TREES & plants

Dawn redwood

Dawn redwood trees in fall color.

A large, conical-shaped tree reaching 70 to 100 feet high. Dawn redwood is closely related to bald cypress (Taxodium) and redwood (Sequoia). The fern-like feathery foliage emerges light green in spring, changing to dark green in summer, then a russet-brown in autumn. It grows best in large landscapes.

This plant has some cultivated varieties. Go to list of cultivars.


Botanical name: 
Metasequoia glyptostroboides
All Common Names: 
dawn redwood, water-fir, water-larch
Family (English): 
Family (Botanic): 
Tree or Plant Type: 
  • Tree
  • Deciduous (seasonally loses leaves)
Native Locale: 
  • Non-native
Planting Site: 
  • Residential and parks, 
  • City parkway, 
  • Wide median, 
  • Restricted sites
Landscape Uses: 
  • Parkway/street, 
  • Shade tree, 
  • Specimen
Size Range: 
  • Large tree (more than 40 feet)
Mature Height: 
70-100 feet
Mature Width: 
25 feet
Light Exposure: 
  • Full sun (6 hrs direct light daily)
Hardiness Zones: 
  • Zone 4, 
  • Zone 5 (Chicago), 
  • Zone 6,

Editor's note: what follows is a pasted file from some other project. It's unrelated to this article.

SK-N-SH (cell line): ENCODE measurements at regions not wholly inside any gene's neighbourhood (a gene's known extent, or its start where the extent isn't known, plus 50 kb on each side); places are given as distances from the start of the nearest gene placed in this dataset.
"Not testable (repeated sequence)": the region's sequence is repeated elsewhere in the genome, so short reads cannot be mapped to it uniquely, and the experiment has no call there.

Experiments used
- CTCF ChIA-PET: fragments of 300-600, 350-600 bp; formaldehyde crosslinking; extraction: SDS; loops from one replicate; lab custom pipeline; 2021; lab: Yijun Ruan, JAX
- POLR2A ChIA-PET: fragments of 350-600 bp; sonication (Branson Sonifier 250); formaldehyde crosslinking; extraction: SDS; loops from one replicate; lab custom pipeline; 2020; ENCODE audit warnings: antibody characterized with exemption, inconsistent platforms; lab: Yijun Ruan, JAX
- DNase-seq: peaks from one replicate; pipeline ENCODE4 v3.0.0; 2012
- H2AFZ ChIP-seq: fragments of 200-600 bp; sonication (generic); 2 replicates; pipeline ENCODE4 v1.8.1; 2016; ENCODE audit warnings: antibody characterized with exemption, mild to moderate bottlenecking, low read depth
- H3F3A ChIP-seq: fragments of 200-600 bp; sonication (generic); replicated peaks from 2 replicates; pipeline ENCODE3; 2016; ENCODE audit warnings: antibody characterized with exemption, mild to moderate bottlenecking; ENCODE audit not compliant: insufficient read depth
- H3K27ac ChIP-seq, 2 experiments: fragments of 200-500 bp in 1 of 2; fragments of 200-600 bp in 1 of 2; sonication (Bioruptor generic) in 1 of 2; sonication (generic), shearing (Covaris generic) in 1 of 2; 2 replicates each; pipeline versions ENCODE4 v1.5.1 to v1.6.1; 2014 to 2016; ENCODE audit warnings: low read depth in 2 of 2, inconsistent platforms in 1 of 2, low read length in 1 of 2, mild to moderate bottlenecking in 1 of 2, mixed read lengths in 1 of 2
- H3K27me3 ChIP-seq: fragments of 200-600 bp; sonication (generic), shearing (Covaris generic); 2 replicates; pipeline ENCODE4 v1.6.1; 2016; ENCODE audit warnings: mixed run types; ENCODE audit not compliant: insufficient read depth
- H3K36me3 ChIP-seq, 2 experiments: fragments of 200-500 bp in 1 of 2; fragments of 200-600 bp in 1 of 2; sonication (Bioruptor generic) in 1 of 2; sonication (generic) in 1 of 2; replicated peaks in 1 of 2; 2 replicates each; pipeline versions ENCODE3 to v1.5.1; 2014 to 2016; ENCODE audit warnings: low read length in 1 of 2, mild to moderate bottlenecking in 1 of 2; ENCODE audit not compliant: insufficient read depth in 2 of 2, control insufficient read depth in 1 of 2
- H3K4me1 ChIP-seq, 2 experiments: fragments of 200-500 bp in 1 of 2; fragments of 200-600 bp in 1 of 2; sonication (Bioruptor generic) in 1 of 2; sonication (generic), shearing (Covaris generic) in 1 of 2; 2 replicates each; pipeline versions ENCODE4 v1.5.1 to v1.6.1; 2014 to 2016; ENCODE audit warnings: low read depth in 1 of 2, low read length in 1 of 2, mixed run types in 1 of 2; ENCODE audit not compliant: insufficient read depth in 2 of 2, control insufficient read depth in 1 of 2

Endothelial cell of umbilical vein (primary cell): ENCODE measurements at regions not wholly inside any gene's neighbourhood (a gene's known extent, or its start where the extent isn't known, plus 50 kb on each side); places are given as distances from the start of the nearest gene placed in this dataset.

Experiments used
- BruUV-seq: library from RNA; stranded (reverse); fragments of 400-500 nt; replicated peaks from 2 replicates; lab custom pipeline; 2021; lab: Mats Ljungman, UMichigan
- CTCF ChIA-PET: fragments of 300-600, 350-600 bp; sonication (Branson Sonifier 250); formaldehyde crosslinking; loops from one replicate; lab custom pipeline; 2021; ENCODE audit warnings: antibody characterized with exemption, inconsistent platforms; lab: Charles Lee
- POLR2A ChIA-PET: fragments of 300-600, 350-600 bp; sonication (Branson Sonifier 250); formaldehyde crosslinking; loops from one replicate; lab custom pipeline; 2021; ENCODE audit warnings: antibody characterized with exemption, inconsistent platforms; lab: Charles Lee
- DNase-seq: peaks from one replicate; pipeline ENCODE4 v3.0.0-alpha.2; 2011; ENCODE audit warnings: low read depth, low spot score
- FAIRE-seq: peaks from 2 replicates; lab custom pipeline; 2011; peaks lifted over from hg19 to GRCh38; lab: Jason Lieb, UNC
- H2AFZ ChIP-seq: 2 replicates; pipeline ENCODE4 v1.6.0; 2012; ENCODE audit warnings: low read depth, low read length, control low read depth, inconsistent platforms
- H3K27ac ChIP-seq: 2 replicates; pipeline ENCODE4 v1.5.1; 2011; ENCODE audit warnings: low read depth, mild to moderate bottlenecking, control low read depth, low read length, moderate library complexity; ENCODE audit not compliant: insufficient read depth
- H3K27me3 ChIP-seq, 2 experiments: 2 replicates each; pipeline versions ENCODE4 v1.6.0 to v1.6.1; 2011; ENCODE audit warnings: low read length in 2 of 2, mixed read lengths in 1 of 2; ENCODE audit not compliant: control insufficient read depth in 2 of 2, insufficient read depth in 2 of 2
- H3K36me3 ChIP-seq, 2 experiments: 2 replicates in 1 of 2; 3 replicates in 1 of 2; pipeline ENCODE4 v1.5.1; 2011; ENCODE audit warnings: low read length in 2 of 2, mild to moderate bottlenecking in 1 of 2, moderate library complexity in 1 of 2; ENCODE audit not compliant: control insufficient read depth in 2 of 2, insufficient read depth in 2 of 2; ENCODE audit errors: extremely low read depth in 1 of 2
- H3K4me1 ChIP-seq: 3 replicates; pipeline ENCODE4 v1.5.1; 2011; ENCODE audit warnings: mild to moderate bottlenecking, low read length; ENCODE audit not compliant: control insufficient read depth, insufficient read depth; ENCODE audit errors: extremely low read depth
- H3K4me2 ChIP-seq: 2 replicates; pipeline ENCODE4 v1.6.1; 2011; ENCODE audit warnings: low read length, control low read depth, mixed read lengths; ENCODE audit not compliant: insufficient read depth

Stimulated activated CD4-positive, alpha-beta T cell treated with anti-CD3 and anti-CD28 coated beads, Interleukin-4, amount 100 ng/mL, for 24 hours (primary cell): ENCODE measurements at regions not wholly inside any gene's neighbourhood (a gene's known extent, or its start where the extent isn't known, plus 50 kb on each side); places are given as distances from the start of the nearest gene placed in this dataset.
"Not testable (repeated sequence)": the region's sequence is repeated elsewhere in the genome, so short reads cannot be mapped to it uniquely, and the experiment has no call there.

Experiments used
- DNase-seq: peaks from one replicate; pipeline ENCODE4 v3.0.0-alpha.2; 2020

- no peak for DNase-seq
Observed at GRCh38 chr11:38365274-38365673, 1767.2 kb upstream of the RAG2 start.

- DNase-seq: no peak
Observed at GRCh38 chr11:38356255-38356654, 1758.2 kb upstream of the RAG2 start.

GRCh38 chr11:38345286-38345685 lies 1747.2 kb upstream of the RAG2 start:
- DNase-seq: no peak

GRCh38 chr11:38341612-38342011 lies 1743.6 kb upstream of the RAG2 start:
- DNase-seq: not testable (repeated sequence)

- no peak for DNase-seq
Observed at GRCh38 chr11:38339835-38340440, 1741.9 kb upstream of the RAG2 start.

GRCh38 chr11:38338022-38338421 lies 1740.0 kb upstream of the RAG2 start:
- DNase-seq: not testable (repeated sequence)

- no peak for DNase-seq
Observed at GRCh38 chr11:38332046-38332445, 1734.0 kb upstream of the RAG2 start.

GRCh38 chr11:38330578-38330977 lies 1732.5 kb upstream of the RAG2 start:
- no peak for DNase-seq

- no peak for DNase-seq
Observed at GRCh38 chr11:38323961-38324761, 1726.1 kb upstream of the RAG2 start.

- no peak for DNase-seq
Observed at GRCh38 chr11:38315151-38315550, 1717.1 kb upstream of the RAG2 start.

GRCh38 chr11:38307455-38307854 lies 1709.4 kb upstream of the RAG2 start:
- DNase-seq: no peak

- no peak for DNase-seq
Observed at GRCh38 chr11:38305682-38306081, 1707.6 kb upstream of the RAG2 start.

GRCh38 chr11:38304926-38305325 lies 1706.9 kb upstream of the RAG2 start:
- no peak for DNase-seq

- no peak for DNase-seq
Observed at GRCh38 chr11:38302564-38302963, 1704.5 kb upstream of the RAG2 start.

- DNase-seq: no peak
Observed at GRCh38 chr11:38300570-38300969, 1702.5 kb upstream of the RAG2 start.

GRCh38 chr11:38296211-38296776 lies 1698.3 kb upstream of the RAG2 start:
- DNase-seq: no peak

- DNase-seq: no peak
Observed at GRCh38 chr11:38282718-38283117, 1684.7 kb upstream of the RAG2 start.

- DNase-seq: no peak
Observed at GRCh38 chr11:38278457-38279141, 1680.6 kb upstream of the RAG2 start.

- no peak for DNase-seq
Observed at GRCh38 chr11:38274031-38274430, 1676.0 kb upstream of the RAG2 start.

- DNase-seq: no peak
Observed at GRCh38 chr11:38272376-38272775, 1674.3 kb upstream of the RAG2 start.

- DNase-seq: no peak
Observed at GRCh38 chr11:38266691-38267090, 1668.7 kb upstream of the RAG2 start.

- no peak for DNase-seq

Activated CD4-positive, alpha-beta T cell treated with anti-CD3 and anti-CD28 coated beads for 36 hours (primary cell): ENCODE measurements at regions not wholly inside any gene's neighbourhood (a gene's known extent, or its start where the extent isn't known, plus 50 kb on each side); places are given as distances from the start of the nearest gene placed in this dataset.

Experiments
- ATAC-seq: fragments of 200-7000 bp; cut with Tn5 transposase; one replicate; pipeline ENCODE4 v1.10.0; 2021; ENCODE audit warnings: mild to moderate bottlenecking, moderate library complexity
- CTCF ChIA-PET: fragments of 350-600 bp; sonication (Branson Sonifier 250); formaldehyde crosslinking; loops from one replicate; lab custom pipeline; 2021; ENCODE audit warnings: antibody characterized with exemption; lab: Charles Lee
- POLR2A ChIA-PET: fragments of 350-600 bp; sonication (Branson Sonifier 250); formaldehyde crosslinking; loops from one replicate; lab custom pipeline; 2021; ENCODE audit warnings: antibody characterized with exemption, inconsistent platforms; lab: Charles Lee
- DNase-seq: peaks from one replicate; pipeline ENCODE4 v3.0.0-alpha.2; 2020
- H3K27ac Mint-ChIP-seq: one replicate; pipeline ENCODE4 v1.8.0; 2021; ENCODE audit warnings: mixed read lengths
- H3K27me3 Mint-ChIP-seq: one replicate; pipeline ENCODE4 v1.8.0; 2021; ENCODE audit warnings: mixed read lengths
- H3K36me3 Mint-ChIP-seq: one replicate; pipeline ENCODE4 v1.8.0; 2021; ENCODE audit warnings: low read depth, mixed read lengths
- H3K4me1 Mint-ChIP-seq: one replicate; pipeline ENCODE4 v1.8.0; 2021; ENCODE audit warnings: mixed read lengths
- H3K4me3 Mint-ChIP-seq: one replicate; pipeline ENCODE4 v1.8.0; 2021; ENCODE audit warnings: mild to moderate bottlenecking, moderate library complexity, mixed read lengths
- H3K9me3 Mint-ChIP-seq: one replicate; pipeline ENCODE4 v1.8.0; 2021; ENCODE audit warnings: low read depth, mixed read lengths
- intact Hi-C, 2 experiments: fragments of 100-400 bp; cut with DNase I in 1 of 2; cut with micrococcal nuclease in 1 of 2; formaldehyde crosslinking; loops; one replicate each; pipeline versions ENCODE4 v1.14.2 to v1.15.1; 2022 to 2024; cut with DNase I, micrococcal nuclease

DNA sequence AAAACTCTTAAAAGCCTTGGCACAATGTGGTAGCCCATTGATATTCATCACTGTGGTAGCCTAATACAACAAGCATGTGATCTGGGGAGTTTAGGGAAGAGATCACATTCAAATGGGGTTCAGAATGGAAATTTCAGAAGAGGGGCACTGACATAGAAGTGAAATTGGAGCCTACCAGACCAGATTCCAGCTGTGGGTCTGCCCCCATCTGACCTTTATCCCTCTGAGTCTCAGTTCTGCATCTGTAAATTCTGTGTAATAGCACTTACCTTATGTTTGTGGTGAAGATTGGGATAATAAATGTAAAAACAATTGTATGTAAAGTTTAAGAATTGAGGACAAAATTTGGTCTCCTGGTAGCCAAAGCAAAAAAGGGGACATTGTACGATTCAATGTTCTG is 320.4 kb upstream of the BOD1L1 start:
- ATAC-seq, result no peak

• Zone 7, 
  • Zone 8
Soil Preference: 
  • Acid soil, 
  • Moist, well-drained soil
Acid Soils: 
  • Prefers
Alkaline Soils: 
  • Intolerant
Salt Spray: 
  • Moderately Tolerant
Soil Salt: 
  • Intolerant
Drought Conditions: 
  • Tolerant
Poor Drainage: 
  • Tolerant
Ornamental Interest: 
  • Fall color, 
  • Attractive bark
Season of Interest: 
  • Early fall, 
  • Mid fall
Flower Color & Fragrance: 
  • Inconspicuous
Shape or Form: 
  • Pyramidal
Growth Rate: 
  • Fast
Transplants Well: 
  • Yes
More Information: 

Tree & Plant Care

Best is moist, slightly acid soils.  Very little pruning needed.

Disease, pests, and problems

Nothing common; cankers can occur. 

Native geographic location and habitat

Native to China and often found in wet sites.  This tree was once thought to be extinct.  It was found in China in 1941 and introduced into the United States in the late 1940s.

Bark color and texture 

The lower trunk is buttressed and the reddish-brown bark is rough, peeling into long strips.

Summer foliage of dawn redwood.

Leaf or needle arrangement, size, shape, and texture

Leaves are deciduous needles held in branchlets that resemble the foliage of yews.  Needles are dark green in summer, changing to a russet color in fall.

Flower arrangement, shape, and size

Male and female flowers on the same tree in separate structures (monoecious).  Not ornamentally important.

Fruit, cone, nut, and seed descriptions

Cones are rounded and hang on stalks up to 1 1/2 inches long.  The cones are green at first, maturing to brown.

Cultivars and their differences

Gold Rush dawn redwood (Metasequoia glyptostroboides 'Gold Rush'):  This cultivar has golden yellow foliage and a narrow habit; grows 50 feet high and 20 feet wide.

Metasequoia glyptostroboides or Dawn redwood